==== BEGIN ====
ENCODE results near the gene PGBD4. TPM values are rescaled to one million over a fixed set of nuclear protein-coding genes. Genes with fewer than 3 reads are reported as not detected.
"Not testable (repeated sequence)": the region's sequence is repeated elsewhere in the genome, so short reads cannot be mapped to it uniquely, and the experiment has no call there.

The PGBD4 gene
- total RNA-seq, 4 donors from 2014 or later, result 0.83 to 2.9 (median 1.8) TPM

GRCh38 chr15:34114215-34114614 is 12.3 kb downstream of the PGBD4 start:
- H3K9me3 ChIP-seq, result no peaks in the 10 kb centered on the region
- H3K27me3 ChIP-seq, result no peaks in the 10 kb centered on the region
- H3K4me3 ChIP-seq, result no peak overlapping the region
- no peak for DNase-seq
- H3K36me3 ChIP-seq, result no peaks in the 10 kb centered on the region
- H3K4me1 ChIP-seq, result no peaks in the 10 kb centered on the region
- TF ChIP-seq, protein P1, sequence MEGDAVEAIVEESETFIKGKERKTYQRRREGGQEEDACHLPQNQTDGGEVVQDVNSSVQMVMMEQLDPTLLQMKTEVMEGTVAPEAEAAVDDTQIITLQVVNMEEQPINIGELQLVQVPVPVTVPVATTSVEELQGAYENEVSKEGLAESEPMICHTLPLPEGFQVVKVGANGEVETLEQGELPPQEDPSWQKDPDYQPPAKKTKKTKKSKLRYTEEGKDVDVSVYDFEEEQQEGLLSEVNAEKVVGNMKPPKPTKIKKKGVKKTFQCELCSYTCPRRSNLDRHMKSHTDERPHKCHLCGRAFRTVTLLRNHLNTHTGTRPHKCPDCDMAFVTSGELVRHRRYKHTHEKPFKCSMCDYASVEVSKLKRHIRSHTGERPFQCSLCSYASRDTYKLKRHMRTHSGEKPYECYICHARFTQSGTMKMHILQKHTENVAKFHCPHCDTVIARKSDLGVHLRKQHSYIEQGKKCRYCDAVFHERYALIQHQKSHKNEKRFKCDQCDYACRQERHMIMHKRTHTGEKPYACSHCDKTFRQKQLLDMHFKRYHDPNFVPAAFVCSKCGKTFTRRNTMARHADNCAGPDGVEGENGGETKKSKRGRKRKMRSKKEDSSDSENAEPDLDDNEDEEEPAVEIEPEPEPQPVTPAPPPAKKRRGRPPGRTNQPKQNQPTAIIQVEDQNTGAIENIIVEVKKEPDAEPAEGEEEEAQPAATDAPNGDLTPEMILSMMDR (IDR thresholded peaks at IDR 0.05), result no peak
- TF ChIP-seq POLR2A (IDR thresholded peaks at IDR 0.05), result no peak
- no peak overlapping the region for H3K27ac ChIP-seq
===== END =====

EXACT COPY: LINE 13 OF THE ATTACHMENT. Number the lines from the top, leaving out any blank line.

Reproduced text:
- TF ChIP-seq POLR2A (IDR thresholded peaks at IDR 0.05), result no peak